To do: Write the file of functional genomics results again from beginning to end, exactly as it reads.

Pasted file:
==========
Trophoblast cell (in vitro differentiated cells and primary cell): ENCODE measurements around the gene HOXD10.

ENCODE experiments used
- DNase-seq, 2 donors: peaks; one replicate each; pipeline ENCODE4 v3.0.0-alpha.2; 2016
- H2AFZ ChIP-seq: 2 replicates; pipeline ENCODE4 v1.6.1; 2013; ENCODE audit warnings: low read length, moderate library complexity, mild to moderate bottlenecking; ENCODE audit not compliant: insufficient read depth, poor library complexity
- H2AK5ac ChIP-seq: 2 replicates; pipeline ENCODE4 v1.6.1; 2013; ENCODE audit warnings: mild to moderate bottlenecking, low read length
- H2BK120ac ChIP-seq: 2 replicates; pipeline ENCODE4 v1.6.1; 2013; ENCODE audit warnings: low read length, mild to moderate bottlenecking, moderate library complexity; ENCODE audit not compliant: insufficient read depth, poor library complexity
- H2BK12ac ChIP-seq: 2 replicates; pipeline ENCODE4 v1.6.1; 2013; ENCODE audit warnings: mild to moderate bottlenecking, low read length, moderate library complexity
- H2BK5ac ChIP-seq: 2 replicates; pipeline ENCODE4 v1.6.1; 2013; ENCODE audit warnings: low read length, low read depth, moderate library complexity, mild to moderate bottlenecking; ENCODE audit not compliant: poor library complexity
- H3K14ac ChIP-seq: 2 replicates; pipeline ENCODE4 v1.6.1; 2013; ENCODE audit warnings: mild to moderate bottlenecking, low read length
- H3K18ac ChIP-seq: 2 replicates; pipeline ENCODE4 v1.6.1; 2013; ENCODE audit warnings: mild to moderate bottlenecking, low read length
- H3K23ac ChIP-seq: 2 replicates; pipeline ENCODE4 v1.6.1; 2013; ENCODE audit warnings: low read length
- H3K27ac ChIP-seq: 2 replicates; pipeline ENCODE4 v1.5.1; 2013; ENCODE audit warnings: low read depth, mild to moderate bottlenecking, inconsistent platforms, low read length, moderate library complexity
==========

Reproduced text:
Trophoblast cell (in vitro differentiated cells and primary cell): ENCODE measurements around the gene HOXD10.

ENCODE experiments used
- DNase-seq, 2 donors: peaks; one replicate each; pipeline ENCODE4 v3.0.0-alpha.2; 2016
- H2AFZ ChIP-seq: 2 replicates; pipeline ENCODE4 v1.6.1; 2013; ENCODE audit warnings: low read length, moderate library complexity, mild to moderate bottlenecking; ENCODE audit not compliant: insufficient read depth, poor library complexity
- H2AK5ac ChIP-seq: 2 replicates; pipeline ENCODE4 v1.6.1; 2013; ENCODE audit warnings: mild to moderate bottlenecking, low read length
- H2BK120ac ChIP-seq: 2 replicates; pipeline ENCODE4 v1.6.1; 2013; ENCODE audit warnings: low read length, mild to moderate bottlenecking, moderate library complexity; ENCODE audit not compliant: insufficient read depth, poor library complexity
- H2BK12ac ChIP-seq: 2 replicates; pipeline ENCODE4 v1.6.1; 2013; ENCODE audit warnings: mild to moderate bottlenecking, low read length, moderate library complexity
- H2BK5ac ChIP-seq: 2 replicates; pipeline ENCODE4 v1.6.1; 2013; ENCODE audit warnings: low read length, low read depth, moderate library complexity, mild to moderate bottlenecking; ENCODE audit not compliant: poor library complexity
- H3K14ac ChIP-seq: 2 replicates; pipeline ENCODE4 v1.6.1; 2013; ENCODE audit warnings: mild to moderate bottlenecking, low read length
- H3K18ac ChIP-seq: 2 replicates; pipeline ENCODE4 v1.6.1; 2013; ENCODE audit warnings: mild to moderate bottlenecking, low read length
- H3K23ac ChIP-seq: 2 replicates; pipeline ENCODE4 v1.6.1; 2013; ENCODE audit warnings: low read length
- H3K27ac ChIP-seq: 2 replicates; pipeline ENCODE4 v1.5.1; 2013; ENCODE audit warnings: low read depth, mild to moderate bottlenecking, inconsistent platforms, low read length, moderate library complexity